Historic Spotlight: The Red Scare

Julius and Ethel Rosenberg during their trial for espionage in 1951.

Photo credit to Encyclopædia Britannica

Julius and Ethel Rosenberg during their trial for espionage in 1951.

Nicholas Silva, Layout Editor

See the rest of the Series here.

The stage is set for the Red Scare, a dark moment in U.S’s history. With the Cold War ramping up, there was more fear of Communist “Reds” than ever, owing to the threat posed by the Soviet Union. President Truman, in 1947, created a Federal Employee Loyalty Program which analyzed federal workers for any sign of disloyalty. Hundreds of employees were laid off. The claim: Reds had infiltrated the government.

This claim was largely exaggerated, especially as time wore on, but it was not entirely unfounded. For example, between 1940 and 1945, Julius and Ethel Rosenberg -secret but very active members of the Communist Party- worked to leak sensitive U.S. Army secrets to the Soviet Union. They even went so far as to leak nuclear secrets from Project Manhattan with the help of Ethel’s brother, Sgt. David Greenglass. However, they were eventually discovered, convicted, and sentenced to death -aside from Greenglass and couriers who only received between 15-30 years in prison.

China had fallen to communism, and Russia was upping its nuclear game. There was plenty of reason for fear, and examples of legitimate espionage only worsened the matter. The Employee Loyalty Program was only one of the questionable decisions made against American citizens as the Red Scare moved on.

To ensure security of the nation, the U.S. House of Representatives formed the House Un-American Activities Committee (HUAC). HUAC was formed in 1938, and began to target more aspects of American life as the Cold War progressed. Their main goal was to identify communist influence or spies in the government, but eventually came to investigate businesses and industries such as the movie industry of Hollywood. This pressure caused directors and studio executives to ban anyone who was a suspected radical or communist supporter from employment in Hollywood. Similar bans were soon carried into other industries.

Then came McCarthyism. Between the period of 1950 and 1954, U.S. Senator Joseph R. McCarthy sparked a vicious and fearful campaign against government workers and the nation. He claimed to have a list, which was unsupported, that would show an unknown number of State Department employees who bore loyalties to the Communist party. There was no evidence, and most of the people on the list were not communists, but nonetheless, the charges sparked fear, and many of the employees were fired or blacklisted.

Another key player in the Red Scare was FBI director John (J) Edgar Hoover. Hoover had been behind the information gathering that had led to the Palmer Raids of the first red scare, the Red Summer. With the renewed fear of Communism, Hoover jumped on the opportunity to continue his work. Under his leadership, the FBI gathered files on suspected supporters through the use of wiretaps, surveillance, and infiltration of suspected radical groups. However, the new efforts on part of Hoover and the FBI did prove vital in the trial and prosecution of many legitimate Communist supporters, including Julius and Ethel Rosenberg.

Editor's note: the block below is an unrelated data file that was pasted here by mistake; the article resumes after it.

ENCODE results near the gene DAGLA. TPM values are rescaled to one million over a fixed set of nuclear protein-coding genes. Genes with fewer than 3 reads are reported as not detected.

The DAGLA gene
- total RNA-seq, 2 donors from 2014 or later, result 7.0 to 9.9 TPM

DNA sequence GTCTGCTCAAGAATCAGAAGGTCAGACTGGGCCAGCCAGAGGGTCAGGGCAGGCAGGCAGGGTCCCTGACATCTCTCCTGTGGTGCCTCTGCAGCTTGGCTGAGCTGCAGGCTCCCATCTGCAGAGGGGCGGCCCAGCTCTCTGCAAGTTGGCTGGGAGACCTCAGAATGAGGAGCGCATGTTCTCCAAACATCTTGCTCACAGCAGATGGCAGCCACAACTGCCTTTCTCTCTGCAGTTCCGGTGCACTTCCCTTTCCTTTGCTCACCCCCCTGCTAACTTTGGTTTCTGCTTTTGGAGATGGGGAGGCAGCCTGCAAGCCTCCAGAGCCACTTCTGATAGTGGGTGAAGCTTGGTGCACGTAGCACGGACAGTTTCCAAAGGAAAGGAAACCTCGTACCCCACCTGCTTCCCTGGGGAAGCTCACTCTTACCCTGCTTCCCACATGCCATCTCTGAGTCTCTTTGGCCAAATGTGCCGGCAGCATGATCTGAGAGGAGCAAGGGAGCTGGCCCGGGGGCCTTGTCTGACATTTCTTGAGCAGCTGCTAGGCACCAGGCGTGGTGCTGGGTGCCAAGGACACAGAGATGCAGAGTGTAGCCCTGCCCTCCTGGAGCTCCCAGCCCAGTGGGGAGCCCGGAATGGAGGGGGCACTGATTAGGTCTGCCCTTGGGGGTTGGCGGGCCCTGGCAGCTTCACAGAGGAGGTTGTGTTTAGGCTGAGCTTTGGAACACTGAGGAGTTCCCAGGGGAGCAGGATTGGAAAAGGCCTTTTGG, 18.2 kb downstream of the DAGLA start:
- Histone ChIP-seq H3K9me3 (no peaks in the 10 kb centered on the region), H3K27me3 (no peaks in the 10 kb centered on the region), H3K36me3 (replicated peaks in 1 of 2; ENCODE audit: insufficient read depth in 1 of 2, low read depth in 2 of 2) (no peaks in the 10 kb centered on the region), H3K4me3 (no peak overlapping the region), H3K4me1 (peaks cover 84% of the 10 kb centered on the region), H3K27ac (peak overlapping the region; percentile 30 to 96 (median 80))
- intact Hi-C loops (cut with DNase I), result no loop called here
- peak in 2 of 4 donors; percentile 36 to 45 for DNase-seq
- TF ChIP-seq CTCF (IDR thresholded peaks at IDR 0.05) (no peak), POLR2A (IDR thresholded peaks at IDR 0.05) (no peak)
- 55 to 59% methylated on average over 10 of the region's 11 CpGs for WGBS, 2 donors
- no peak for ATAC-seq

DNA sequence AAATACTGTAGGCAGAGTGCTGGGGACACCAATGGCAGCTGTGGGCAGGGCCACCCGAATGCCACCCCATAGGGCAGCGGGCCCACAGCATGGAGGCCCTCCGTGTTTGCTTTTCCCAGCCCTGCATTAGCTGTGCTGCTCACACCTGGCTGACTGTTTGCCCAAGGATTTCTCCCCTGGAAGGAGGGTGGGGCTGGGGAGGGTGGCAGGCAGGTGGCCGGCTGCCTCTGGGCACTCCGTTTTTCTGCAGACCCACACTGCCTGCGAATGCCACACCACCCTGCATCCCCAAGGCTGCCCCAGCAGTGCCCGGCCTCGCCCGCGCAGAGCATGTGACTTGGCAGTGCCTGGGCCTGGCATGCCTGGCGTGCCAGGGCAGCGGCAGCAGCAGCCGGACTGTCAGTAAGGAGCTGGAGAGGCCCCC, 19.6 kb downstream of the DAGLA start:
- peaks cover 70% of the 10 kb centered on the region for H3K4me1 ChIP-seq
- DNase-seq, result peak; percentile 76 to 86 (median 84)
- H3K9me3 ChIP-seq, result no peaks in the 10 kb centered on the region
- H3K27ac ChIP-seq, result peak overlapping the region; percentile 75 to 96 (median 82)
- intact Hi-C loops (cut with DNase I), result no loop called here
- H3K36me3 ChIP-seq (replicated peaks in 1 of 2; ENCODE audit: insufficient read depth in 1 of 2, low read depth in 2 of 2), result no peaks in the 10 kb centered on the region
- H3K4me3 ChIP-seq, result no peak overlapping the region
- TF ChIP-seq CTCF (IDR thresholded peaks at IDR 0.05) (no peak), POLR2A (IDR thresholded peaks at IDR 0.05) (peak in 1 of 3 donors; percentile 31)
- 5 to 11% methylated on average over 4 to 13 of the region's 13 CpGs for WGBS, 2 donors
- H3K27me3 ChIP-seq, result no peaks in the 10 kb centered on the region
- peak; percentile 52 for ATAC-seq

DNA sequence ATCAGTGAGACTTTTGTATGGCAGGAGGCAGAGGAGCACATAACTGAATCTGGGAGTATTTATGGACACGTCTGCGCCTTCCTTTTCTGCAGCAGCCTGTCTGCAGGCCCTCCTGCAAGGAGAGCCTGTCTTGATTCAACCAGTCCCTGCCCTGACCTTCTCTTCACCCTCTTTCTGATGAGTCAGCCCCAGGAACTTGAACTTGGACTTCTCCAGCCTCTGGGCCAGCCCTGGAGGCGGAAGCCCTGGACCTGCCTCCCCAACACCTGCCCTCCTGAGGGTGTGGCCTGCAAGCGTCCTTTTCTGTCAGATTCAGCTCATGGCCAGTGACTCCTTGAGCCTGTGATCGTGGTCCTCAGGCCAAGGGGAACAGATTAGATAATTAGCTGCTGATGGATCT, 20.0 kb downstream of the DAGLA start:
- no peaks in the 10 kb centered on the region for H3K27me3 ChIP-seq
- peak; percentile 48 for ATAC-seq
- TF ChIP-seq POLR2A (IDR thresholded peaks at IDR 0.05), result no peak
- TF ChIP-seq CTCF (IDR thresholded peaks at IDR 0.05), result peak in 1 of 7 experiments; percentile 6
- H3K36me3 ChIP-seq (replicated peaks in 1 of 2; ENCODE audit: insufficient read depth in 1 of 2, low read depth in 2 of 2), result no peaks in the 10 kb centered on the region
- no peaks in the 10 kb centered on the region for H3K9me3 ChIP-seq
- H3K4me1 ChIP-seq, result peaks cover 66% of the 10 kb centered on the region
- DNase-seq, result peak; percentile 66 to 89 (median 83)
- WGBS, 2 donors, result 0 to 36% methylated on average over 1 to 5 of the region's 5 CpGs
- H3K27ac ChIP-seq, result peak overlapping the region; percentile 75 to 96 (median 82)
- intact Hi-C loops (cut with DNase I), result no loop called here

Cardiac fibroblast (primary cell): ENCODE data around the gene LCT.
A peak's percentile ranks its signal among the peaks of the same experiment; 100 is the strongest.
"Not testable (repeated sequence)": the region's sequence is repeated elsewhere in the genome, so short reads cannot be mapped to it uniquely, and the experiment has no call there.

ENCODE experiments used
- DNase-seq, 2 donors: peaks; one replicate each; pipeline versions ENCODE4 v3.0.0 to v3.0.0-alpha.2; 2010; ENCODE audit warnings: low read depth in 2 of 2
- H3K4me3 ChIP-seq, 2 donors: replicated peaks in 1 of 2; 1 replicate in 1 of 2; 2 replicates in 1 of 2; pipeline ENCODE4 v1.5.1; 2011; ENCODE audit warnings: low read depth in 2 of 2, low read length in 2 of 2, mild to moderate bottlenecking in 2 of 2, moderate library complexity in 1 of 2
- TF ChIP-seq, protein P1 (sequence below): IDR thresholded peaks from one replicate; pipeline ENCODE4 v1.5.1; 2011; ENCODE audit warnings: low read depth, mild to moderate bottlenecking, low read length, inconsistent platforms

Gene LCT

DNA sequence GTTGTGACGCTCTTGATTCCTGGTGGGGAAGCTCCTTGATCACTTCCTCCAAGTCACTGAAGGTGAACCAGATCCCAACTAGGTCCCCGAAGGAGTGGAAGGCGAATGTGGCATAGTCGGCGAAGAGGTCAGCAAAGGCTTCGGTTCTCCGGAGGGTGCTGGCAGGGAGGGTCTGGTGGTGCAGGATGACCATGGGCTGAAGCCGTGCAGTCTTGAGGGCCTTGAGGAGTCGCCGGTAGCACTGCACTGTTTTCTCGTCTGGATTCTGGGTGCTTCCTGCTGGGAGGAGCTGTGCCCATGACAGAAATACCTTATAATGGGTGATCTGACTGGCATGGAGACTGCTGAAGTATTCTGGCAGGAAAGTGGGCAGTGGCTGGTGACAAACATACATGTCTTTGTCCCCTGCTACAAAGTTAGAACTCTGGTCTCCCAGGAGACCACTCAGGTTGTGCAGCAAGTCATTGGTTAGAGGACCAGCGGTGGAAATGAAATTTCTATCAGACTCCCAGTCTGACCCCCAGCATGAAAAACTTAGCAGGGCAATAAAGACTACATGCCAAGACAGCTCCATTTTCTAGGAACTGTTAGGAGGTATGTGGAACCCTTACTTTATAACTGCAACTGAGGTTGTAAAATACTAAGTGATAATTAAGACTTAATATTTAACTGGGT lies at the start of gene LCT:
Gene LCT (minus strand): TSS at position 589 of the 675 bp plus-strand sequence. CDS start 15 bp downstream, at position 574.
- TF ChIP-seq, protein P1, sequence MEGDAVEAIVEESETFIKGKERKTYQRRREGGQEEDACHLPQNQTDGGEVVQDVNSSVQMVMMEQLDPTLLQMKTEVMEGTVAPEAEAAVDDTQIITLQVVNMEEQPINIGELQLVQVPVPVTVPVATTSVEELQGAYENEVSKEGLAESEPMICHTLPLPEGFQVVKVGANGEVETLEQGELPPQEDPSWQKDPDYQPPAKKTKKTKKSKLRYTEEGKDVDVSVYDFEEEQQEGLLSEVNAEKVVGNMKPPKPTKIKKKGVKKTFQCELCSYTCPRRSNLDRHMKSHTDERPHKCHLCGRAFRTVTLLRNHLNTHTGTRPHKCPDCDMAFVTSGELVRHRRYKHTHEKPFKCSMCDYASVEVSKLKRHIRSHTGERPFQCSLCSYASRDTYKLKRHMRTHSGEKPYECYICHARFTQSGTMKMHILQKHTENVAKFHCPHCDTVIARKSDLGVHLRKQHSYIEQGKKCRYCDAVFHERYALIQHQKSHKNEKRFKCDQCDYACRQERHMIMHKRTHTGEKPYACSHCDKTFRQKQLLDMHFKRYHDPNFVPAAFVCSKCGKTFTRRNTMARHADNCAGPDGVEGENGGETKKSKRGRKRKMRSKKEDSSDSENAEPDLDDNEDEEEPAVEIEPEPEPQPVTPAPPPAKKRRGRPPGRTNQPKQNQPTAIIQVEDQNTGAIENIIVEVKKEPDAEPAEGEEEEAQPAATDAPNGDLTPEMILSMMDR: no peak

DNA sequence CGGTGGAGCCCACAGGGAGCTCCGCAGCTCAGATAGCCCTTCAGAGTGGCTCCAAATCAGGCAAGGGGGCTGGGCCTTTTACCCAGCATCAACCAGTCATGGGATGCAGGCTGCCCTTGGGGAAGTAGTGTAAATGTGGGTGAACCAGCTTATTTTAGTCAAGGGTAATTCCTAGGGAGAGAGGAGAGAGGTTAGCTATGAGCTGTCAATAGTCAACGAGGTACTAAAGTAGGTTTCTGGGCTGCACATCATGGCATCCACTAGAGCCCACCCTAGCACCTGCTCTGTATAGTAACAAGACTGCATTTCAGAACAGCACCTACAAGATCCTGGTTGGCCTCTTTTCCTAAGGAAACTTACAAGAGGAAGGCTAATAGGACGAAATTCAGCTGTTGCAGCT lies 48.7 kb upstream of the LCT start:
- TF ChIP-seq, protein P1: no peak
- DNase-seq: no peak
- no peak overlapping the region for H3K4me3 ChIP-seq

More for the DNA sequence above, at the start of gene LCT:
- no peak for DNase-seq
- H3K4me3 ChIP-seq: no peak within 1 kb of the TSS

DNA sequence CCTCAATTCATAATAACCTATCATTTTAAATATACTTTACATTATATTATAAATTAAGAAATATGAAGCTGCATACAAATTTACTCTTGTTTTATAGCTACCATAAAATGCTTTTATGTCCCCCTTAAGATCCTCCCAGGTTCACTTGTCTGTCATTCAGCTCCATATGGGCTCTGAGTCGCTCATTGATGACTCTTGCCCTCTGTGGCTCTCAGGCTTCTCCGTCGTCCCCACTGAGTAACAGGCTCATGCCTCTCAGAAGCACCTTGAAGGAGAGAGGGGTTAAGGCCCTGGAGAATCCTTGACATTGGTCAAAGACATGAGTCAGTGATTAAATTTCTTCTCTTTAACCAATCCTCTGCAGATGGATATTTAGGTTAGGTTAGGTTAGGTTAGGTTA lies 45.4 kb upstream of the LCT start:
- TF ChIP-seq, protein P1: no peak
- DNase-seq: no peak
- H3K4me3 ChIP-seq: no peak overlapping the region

Then came the start of the Korean War, which you can read about in part here, and further fueled concerns about the spread of communism. In the United States, the Democratic party and other leftist groups began to lose members as they began to realize that such parties were more prone to suspicion of communist sympathy. More conservative officials were elected to office, and the remaining politicians made efforts to seem as anti communist as possible. The political hysteria came to a peak in the 1951 Supreme Court ruling in Dennis v. United States, in which it was decided that citizens accused of communism were not entitled to First Amendment rights, as they posed a threat to the nation.

The fears of the Red Scare also disrupted the lives of thousands of everyday American citizens. Anyone suspected of communist activities were liable to be followed by law enforcement, alienated by friends, and at risk of losing employment. Most of these citizens were not revolutionaries, and most were not even passive members of a communist group.

The Red Scare was indeed a dark chapter of American history. However, history repeats itself. There is always the possibility, that despite past lessons, a new Red Scare could be around the corner.